Policy Memos

Parting with Asian Balkans: Perceptions of Chinese Migration in the Russian Far East, 2000-2013

Policy Memo:


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In the 1990s and early 2000s, Russian journalists, officials, and scholars consistently warned about the threat of the Chinese “colonization” of the Russian Far East. The consequence, they said, could be ethnic clashes, armed border conflicts, and eventual territorial annexation by China. A former deputy governor of Siberia’s Omsk Province evocatively summed up these fears in 1997:

“First Chinese migrant, then Chinese cultural center, then Chinese company, then Chinese worker, then Chinese soldier.”

The governor of the Primorskii region, the most populous and economically developed region in the Russian Far East with Vladivostok as its capital, warned throughout the 1990s that Chinese migration was turning the Far East into an “Asian Balkans.” These warnings strongly resonated with local public sentiments. In a 2000 survey of 1,010 residents of the Primorskii region, 82 percent of respondents believed China wanted to take their province away from Russia and 46 percent feared that such a loss of sovereignty would result from the seemingly innocuous “peaceful infiltration” of Chinese migrant laborers and traders. (The survey was designed and conducted by the author in collaboration with the Russian Academy of Sciences’ Institute of History, Ethnography, and Anthropology of the Peoples of the Russian Far East.)

By 2013, these alarmist views had become significantly less common. The shift followed the arrival of a new Primorskii governor in 2001, Sergey Darkin, a Putin loyalist and a champion of economic cooperation with Asia. Soon thereafter, in 2005, the  Russian parliament ratified a border settlement treaty with China. In a 2005 survey (that the author designed and conducted with the abovementioned institute)—in which 387 of the 650 respondents were the same as those interviewed in 2000—the share of respondents fearing China’s territorial claims on Primorskii had dropped by 10 percent, and of those fearing China taking over through “peaceful infiltration” had dropped by 7 percent. In 2013, a survey in Primorskii (N=680) conducted by the reputed ROMIR polling agency as part of a University of Oslo/Norwegian Institute of International Relations project on “New Russian Nationalism” (NEORUSS) registered a further decline of those fears.[1]  About 61 percent of respondents—more than 20 percent fewer than in 2000—believed that China harbored territorial claims on Primorskii. Most importantly, only 24 percent in 2013 feared a loss of sovereignty to China through “peaceful infiltration” of migrants across the border. Also, in 2013, for the first time since 2000, more respondents said China was unlikely to enlarge its territory at the expense of Primorskii compared to those who believed it was likely (see Figure 1 for the shifts in these views from 2000 to 2013).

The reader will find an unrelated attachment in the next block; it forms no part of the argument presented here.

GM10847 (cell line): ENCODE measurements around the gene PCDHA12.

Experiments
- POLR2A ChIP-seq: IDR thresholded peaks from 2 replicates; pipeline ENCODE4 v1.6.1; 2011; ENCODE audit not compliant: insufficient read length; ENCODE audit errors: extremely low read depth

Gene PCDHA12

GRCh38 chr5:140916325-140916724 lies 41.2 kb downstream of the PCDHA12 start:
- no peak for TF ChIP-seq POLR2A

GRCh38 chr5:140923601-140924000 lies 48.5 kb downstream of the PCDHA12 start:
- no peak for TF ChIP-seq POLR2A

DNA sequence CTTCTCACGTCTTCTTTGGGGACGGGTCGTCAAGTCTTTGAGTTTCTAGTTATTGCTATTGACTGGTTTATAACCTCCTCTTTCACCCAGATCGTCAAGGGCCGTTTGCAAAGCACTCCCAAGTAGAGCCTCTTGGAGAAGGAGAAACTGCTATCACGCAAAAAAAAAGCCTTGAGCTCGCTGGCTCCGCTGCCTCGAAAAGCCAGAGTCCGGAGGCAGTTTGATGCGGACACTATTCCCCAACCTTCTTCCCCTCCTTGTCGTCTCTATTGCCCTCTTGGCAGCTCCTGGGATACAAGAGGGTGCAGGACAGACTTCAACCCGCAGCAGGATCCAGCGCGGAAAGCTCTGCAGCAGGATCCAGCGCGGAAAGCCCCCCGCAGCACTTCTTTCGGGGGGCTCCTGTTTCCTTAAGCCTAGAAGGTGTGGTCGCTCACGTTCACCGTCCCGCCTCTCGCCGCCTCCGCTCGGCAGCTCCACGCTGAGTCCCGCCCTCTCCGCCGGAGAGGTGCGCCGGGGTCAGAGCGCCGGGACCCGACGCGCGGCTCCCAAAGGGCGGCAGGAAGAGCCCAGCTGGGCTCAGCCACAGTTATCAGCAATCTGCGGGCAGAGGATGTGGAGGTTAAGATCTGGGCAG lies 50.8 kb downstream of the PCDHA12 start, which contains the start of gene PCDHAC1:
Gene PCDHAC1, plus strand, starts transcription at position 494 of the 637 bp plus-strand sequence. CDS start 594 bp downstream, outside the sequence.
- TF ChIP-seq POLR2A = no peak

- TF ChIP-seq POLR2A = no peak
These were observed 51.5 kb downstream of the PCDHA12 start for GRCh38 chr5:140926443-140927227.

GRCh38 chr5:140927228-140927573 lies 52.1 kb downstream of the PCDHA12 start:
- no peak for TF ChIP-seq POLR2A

The Puzzle: Geopolitical Fears and Xenophobia Stay Strong

Whereas fears of Chinese migration undermining Russia’s sovereignty over its Far Eastern regions have diminished, significant putative causes and correlates of these fears appeared to be just as strong or stronger in 2013 as compared to 2000 and 2005. In particular, the perceived scale of migration remained highly exaggerated; a geopolitical conflict with China became a stronger cause for concern; ethnic prejudice and xenophobia remained as prominent as before; the sense of China gaining more from cross-border trade had increased; and social contacts between Primorskii residents and Chinese migrants had decreased. This is what the surveys tell us specifically:

- “Demographic overhang.” In the 1990s, Russian analysts used this metaphor to warn about Chinese migration threatening the demographic identity of the Russian Far East, where fewer than 7 million Russians live with the “overhang” of the more than 100 million Chinese that reside in the three border provinces of China. This demographic reality remained as true and seemingly relevant in 2013 as it was in 2000. The related public fears also persisted. When asked what percentage of the Primorskii population were migrants (most of whom were believed to be Chinese), the modal response was 20 percent in 2000, 30 percent in 2005, and 40 percent in 2010. Reports from the Russian migration service and census data, as well as personal ethnographic observations, suggest that respondents exaggerated the scale of migration into Primorskii by more than tenfold in each survey.

- The military balance between Russia and China continues to be viewed as shifting inexorably in China’s favor. By 2013, more Primorskii residents felt China’s military would be stronger than Russia’s in ten years (see Figure 2). Notably, the perception of China gaining militarily on Russia grew the most from 2005 to 2013—just when fewer Primorskii respondents saw Chinese migration as a threat to Russia’s sovereignty over their region.

- Armed border clashes between Russia and China became a stronger concern in 2013 than they were in 2000 and 2005. Almost a quarter of respondents in 2013 considered the repetition of violent clashes similar to those that happened over Damanskii (Zhenbao) Island between Russia and China in 1969 as likely to occur today (see Map 1)—compared to just 9 percent of respondents in 2005 and 19 percent in 2000. Thirty-eight percent of respondents in 2013 felt such border clashes could happen ten years into the future, compared to 19 percent of respondents in 2005 and 35 percent in 2000. Interestingly, after seven years of no activity, Google Trends in 2011 registered a rise in Google searches in Russian for “Damanskii Island” and “Conflict at Damanskii” originating in the Russian Far East.